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Clin Shoulder Elbow > Volume 24(4); 2021 > Article
Jung: Is bending the hook plate necessary in acromioclavicular joint dislocation?
Hook plate placement to treat acromioclavicular joint dislocation has been used widely since the 1980s despite the inconvenience of having to remove the plate several months after surgery [1]. The reason for its continued use is that the operation is simple, and the effect is satisfactory [2,3]. However, several complications of this procedure are controversial. One of them is subacromial erosion/osteolysis due to use of a plate hook [4,5]. The study, “The clinical outcomes of bending versus non-bending of the plate hook in acromioclavicular joint dislocation,” by Joo et al. [6] in the issue focuses on subacromial osteolysis of the hook plate and its associated deterioration of clinical outcomes. Several papers have demonstrated that friction pain and osteolysis are caused by compression of the subacromial area of the hook plate [7-10]. There also are reports of other complications, such as postoperative acromial fracture with severe osteolysis [11-15].
In a study by Joo et al. [6], the hook plate was bent with the angle of the plate hook an average of 21º, and patient outcomes were compared with those of the non-bending group. The results showed that the incidence of subacromial osteolysis was significantly reduced, and the clinical outcome prior to plate removal had improved considerably. Since then, several studies have described the effects of the bending of hook plates. Li et al. [16] reported improved clinical results by bending the hook by 15º. They observed that the patients’ clinical outcomes were improved by reducing the amount of hook compression applied to the subacromial area by bending the hook plate. Hyun et al. [17] applied hook plate bending that followed the patient’s unique acromial arch through a modified fluoroscopic technique (hook view) and obtained better results than those in patients who underwent non-bending procedures.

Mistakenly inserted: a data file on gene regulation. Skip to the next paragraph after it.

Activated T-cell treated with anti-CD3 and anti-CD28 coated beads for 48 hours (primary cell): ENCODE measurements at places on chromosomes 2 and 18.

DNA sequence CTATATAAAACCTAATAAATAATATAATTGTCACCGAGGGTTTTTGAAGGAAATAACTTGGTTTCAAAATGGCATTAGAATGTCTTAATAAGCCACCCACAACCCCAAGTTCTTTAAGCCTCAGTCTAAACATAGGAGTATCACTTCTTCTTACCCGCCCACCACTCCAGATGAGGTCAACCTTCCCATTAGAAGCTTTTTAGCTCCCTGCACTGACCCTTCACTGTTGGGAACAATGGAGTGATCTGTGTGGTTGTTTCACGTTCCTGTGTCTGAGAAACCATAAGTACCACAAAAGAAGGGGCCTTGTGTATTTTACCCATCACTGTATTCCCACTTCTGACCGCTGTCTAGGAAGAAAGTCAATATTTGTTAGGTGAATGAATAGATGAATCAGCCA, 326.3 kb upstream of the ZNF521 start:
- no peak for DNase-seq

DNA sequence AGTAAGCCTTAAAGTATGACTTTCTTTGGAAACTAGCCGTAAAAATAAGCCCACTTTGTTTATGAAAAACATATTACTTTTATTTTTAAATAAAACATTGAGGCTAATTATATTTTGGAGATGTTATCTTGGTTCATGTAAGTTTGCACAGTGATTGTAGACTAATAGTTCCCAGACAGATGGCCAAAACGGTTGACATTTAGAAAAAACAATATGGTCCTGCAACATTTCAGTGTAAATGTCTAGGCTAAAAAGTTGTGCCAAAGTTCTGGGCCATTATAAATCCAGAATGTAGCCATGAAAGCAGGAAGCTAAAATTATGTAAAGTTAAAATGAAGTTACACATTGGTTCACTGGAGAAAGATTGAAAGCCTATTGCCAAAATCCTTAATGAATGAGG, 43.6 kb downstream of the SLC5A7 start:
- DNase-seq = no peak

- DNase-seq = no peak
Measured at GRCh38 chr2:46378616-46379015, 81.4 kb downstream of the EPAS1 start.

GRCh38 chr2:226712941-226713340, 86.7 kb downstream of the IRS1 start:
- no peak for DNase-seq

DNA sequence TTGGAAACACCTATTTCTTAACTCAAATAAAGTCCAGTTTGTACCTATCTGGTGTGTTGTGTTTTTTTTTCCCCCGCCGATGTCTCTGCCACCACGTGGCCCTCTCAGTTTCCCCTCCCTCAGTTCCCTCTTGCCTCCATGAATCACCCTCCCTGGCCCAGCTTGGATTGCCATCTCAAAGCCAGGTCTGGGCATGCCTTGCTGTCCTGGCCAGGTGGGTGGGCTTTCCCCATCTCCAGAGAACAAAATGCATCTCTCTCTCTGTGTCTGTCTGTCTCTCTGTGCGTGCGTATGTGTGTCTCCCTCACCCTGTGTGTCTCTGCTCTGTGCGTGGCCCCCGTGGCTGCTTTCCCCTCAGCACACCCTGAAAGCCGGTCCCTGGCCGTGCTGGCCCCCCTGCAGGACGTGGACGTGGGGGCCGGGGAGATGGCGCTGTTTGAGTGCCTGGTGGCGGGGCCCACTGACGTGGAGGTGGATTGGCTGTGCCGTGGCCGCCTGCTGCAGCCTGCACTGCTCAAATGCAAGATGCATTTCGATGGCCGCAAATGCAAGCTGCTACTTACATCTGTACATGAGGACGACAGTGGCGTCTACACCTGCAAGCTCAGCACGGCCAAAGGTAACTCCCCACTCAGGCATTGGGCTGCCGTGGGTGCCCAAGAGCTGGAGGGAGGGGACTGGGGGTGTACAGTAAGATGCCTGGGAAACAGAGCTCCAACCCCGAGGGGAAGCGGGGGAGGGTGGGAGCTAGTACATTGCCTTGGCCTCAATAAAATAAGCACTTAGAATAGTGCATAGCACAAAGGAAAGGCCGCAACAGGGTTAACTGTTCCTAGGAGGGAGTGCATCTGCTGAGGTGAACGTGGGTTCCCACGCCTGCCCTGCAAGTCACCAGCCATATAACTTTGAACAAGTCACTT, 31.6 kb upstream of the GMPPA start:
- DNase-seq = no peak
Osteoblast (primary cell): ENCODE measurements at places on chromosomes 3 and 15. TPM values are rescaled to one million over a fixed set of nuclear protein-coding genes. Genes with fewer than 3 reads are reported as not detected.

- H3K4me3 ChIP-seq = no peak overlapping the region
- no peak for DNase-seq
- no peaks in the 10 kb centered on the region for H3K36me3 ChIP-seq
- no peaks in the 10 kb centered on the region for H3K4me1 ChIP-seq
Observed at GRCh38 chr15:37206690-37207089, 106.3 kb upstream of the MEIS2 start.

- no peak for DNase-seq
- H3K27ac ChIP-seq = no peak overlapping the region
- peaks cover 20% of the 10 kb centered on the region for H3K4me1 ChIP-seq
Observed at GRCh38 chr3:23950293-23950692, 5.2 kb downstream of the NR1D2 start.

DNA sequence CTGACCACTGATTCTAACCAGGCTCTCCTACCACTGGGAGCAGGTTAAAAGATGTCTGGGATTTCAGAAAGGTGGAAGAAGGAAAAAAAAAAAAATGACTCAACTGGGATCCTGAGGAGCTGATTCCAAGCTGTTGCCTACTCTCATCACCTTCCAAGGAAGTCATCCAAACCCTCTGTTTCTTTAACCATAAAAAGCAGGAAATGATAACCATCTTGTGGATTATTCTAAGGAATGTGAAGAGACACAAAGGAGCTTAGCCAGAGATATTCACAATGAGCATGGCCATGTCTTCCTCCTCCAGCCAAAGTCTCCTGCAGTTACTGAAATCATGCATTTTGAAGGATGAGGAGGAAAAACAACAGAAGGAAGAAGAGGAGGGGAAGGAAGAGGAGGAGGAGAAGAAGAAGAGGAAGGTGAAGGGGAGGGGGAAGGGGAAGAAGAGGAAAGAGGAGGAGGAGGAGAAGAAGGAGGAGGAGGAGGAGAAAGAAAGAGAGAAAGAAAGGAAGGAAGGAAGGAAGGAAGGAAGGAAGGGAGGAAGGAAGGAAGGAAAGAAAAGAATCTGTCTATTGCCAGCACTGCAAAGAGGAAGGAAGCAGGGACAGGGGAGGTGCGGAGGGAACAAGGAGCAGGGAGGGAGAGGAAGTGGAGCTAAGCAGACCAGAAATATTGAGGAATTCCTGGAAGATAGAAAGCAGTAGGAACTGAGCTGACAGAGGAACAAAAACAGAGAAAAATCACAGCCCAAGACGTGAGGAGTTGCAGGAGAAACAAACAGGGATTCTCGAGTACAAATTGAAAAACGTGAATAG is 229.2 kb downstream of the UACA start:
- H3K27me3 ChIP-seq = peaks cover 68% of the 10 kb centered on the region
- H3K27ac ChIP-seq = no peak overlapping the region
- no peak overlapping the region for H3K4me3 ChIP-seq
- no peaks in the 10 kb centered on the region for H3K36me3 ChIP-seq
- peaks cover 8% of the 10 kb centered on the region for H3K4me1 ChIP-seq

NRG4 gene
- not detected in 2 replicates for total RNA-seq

As reported by Li et al. [16], bending the hook plate reduces the transmission of excessive compressive force from the clavicle to the subacromial area by decreasing the clavicle angle [18,19]. However, according to a finite analysis by Hung et al. [20], increasing the bending angle can shorten the lever arm of the hook and increase the stress applied to the contact surface between the acromion and the plate. Even though the maximum stress was lower than the yield strength of the hook plate, there were no reports of deformity or hook fracture after hook plate bending. However, compared to the small number of clinical studies on bending plates, there is a large number of studies on non-bending plates. This makes it difficult to conclude that there are no problems with bending the hooks because they simply might not have been discovered yet.
Despite these studies, design of the hook plate has not changed much for 30 years. There could be many reasons for this lack of redesign. In most cases, the hook plate is removed within a few months, and the induced complications do not worsen after removal, and the clinical results improve in most cases [21,22]. Many studies recommend early removal of the hook plate to prevent complications and aggravation of clinical outcomes [8,19]. In a study of Joo et al. [6], there was a significant difference in osteolysis between the bending and non-bending groups. However, the difference in clinical results was resolved after metal removal. Even if there are only minor complications caused by a non-bending hook plate, it is important not to induce a severe complication by proceeding with early removal [15,23]. In the study of Oh et al. [24], 38% of subacromial erosion cases were confirmed in the group where the hook plate was removed at 5.31 months, but 67% of the group who had the hook plate removed at 9.65 months demonstrated the same type of erosion.
Because a randomized controlled trial or meta-analysis has not been published, a conclusion cannot be made about this issue. The hook plate bending technique is thought to be worth considering in surgeries that use a hook plate. Hook plates can be bent at an appropriate angle to match the patient’s unique anatomy or shaped according to the patient’s specific acromial curve. The results of additional future studies are needed to determine the best method.

Notes

Financial support

None.

Conflict of interest

None.

REFERENCES

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